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>> The waiting is over. Spore, one of the most widely anticipated computer games in memory is finally here. So how does it stack up? Welcome to the CNET News Daily Debrief, I'm Charlie Cooper here with my colleague from GameSpot, Kevin VanOrd and Kevin, this is a slow motion roll out -- the rest of the world gets a shot at buying today and tomorrow, Saturday. North America gets its turn on Sunday. You've had a chance to put the product through its paces, thumbs up, thumbs down, somewhere in between, what's your take?
>> Definitely, thumbs up. This is a game that most people are going to buy and enjoy right out of the box.
>> Oh yeah, absolutely.
>> Okay, I'm sure the folks at EA, Electronic Arts are going to be thrilled to hear that. It's an evolution game, can you briefly explain what that is.
>> Well, you start -- any given game of Spore starting as a cell. You start as just a one, you know, singled-cell organism. You slowly build up over the course of the game to entire galactic civilization. So, it's...
>> To transforms in stages.
>> Absolutely. There are five different stages in the game. You start small and you know eventually grow big.
>> And how does Spore handle the relation between game into play and community.
>> Well, there are a lot of different community aspects of the game. One of the biggest is probably the Sporepedia, which is the in-game encyclopedia -- assuming that you're playing and connected to the Internet while you play. You have access to an entire library of player-created structures and player-created creatures. In turn, these creatures and structures then populate your own game, so what you experience and what you see as you go through this universe are actually things created by other players using the really robust creation tools that the game ships with, or the creature creator, which was a stand-alone product that was released earlier this year.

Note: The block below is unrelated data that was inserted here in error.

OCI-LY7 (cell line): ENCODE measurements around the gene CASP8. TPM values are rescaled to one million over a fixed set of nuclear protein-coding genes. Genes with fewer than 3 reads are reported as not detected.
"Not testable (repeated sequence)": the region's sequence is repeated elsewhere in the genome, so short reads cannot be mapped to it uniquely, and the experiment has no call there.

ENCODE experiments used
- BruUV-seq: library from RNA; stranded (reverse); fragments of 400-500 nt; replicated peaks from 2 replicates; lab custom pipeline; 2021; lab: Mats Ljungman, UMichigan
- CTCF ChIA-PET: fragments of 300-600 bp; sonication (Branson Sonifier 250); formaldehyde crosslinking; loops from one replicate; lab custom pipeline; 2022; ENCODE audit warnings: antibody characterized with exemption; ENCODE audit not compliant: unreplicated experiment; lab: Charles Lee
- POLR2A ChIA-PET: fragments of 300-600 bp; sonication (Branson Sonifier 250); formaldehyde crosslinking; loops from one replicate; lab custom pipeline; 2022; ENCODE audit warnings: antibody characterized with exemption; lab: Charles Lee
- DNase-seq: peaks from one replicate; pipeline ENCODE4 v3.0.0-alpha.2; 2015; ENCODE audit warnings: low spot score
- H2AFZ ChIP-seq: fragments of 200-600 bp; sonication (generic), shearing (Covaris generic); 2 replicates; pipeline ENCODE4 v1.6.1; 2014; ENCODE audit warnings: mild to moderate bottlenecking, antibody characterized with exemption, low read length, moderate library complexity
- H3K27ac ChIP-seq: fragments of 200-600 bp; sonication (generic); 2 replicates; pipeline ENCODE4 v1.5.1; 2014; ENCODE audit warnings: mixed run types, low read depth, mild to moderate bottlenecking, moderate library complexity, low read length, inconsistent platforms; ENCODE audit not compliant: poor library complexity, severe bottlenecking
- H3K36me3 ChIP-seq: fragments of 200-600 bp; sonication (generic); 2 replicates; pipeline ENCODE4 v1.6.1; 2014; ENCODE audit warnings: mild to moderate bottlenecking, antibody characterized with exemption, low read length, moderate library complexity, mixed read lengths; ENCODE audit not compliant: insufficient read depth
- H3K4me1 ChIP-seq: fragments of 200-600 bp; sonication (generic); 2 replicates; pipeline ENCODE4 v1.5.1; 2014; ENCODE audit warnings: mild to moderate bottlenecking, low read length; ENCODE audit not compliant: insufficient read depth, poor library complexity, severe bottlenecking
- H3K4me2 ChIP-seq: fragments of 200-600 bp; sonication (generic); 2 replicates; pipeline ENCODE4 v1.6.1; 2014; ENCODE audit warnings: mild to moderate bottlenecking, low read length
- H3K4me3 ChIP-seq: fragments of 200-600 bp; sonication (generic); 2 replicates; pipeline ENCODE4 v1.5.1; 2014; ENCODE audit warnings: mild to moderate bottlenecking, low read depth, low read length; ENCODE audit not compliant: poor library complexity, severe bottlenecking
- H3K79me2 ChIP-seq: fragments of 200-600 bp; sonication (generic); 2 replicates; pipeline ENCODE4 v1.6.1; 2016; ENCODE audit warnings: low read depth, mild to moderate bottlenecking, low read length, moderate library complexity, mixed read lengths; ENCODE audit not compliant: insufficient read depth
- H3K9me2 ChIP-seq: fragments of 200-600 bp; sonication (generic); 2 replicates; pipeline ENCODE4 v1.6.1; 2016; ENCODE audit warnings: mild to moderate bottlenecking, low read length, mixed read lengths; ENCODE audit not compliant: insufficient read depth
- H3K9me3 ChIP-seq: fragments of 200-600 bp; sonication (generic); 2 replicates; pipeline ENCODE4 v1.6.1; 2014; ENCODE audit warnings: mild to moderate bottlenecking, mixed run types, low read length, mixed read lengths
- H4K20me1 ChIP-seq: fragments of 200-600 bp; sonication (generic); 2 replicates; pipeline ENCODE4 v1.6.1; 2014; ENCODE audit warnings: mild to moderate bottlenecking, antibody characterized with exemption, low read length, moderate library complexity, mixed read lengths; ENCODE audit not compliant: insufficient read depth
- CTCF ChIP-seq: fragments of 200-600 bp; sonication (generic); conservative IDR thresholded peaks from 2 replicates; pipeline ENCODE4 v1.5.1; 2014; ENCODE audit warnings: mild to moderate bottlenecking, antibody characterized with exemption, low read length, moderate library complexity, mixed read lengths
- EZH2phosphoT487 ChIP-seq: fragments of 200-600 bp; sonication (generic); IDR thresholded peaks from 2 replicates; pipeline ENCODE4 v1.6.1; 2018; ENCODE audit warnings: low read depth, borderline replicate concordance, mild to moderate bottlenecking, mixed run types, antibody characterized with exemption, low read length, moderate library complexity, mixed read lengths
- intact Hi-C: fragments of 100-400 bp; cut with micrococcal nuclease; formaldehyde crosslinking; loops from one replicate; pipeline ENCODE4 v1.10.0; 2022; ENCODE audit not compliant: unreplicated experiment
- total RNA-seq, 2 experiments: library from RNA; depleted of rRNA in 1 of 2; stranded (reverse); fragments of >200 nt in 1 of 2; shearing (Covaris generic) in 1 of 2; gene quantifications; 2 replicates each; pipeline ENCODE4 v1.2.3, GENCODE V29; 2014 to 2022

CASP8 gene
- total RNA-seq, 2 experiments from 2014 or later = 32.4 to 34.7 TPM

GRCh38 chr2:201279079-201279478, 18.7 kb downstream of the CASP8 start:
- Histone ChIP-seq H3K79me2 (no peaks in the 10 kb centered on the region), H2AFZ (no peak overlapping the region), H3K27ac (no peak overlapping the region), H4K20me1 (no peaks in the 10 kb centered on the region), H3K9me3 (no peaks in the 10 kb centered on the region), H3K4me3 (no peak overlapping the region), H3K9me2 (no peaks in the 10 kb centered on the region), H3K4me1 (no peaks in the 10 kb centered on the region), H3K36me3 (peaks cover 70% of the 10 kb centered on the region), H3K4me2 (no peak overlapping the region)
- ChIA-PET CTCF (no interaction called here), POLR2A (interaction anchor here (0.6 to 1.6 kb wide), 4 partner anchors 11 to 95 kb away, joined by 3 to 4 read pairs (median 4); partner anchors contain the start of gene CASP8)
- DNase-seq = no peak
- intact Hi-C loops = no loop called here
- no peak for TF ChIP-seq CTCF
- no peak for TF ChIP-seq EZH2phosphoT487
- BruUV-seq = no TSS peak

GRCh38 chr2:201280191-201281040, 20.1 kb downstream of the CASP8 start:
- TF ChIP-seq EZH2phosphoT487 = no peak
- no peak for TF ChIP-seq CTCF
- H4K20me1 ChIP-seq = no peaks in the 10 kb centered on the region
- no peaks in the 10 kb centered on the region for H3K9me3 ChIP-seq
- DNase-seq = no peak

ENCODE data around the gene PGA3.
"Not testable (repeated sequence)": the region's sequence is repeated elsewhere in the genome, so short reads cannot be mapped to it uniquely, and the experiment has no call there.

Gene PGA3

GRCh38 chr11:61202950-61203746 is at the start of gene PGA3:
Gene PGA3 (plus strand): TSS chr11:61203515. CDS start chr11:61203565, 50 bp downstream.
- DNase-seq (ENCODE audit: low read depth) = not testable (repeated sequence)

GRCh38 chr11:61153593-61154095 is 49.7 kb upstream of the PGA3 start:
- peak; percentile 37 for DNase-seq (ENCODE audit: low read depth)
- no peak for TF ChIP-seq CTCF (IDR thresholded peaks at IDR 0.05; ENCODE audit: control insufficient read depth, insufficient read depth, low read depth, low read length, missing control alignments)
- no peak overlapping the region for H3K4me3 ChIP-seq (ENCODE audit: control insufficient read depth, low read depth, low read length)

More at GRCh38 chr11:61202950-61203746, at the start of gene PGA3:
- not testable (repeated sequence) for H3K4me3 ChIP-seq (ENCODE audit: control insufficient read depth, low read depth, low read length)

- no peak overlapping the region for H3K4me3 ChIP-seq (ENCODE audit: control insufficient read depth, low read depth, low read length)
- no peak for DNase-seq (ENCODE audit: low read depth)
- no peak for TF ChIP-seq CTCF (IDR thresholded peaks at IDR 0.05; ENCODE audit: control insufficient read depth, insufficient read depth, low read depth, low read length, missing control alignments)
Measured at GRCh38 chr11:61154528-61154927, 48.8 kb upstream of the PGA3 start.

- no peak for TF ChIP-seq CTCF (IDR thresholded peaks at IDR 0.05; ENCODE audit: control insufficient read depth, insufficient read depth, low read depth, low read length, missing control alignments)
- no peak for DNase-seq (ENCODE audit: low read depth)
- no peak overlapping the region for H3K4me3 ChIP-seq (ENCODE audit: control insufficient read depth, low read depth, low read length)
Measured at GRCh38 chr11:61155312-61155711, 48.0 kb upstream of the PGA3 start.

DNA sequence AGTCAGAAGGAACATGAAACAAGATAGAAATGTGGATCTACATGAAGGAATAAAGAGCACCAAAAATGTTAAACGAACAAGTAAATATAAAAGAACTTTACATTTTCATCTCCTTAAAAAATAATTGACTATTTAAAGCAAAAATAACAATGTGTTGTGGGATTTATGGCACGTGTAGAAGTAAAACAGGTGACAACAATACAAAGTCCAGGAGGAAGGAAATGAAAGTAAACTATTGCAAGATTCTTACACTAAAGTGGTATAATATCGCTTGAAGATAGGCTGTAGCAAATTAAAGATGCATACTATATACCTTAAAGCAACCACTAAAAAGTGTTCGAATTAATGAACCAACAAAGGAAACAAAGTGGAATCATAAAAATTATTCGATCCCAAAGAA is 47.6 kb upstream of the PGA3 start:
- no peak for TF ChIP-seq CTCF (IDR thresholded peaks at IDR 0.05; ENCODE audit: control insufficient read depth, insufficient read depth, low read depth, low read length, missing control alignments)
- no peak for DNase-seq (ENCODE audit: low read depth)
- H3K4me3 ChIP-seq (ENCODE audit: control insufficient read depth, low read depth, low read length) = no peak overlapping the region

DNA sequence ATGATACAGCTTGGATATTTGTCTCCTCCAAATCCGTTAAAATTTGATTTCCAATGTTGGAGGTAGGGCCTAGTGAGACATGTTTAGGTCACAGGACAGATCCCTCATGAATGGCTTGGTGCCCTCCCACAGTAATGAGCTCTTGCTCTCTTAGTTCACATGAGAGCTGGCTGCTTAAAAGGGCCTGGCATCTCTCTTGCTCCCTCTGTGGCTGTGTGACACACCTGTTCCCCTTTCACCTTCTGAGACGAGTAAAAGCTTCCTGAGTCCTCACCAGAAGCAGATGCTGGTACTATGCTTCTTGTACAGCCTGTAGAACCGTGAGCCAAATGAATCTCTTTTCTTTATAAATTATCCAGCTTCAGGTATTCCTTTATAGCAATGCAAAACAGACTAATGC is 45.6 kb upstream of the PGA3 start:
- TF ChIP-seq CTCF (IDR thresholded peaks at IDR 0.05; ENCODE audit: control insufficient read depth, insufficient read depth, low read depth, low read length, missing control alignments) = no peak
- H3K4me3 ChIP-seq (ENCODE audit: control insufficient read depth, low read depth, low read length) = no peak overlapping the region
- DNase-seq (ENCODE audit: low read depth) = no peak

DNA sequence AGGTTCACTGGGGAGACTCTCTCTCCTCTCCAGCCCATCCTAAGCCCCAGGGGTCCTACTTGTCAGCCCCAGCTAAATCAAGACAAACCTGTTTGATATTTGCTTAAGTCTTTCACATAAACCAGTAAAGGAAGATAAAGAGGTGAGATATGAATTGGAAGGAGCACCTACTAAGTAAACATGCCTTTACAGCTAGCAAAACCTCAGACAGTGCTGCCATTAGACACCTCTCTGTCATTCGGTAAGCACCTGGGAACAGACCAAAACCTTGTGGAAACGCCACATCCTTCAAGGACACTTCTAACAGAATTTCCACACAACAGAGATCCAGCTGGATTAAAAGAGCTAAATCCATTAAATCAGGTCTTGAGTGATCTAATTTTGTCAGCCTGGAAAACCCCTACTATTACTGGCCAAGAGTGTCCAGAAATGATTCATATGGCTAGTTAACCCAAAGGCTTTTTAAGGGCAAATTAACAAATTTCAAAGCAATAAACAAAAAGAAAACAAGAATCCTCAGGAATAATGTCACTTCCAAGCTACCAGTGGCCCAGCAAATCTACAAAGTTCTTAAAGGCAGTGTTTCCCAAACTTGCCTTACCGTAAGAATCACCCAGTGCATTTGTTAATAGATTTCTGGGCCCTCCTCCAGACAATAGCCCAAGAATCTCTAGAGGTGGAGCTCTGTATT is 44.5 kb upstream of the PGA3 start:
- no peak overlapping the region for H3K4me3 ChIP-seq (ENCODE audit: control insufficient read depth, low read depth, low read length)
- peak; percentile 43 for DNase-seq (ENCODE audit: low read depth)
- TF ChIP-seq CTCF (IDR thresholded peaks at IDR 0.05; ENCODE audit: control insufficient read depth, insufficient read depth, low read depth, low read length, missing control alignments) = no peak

>> And the final stage is space exploration.
>> Yes, it is.
>> And how does that compare with what's currently on the market if you wanna call it the space exploration game genre.
>> It's really not as deep as you would expect from a game like that. The Spore's real -- you know what makes it shine is the fact is that it does all these things. It's really five different games rolled into one with these robust creation and community tools. So, if you would have to take any of these given stages and put them, you know through their paces against similar games, those individual parts don't really stack up. So the space stage, you know isn't gonna be as deep or as interesting as you would see from something like say, Master of Orion or even Sins of the Solar Empire, which was a great strategy game released earlier this year. But taken as part of a greater whole, you know, it definitely shines.
>> Obviously, you get to try out a lot of product. It seems though that in the recent past, it's become more and more difficult for game creators to turn out truly innovative product. A: Do you buy that? B: What's the question here? Why is it becoming that harder to really come out with consistent for baggers?
>> Well, I think there's always the, you know, I think developers are now playing, you know a game between appealing to a broader audience and you know, still appealing to the core gamer audience. I think it becomes harder and harder and a game like Spore particularly when it comes from, you know a development house like Maxis and you know a very famous gaming mastermind like Will Wright, people are obviously are gonns have their eyes, you know, staring straight at this product. And you know in the end I think the idea of Spore is probably a little bit more interesting than the actual act of playing Spore. But you know, taken for what it is, it's still a great game, you know, stripped away, you know all the anticipation and all the hype that goes into a game like this from, you know a genius like Will Wright and you've still got something that's really great and fun to play.
>> And you made a very good point, Will Wright and computer gaming-dome is considered at the top of his craft. Not everybody has a Will Wright. Still, if Electronic Arts has a big hit on its hands, reasonable to expect that other development houses will try to imitate this.
>> I think that's possible, but I think that, you know, take a look at something like the Sims, which also -- you know, it did have some knock-offs, you know, but they ended up being, you know pretty bad wines like a Playboy game and a Desperate Housewives game, and things like that. So we might see a lot of products like that, but it strikes me that this is such a niche product with a lot of ambition behind it that very few developers and publishers are really gonna work, you know, try to recreate something like this. I don't see suddenly a whole bunch of evolution or creations as in games suddenly flood the market because of this one.
>> Good deal and you can read the full review that Kevin's done at www.gamespot.com. Thanks for joining us.
>> Thank you.
>> On behalf of Kevin VanOrd, I'm Charlie Cooper.
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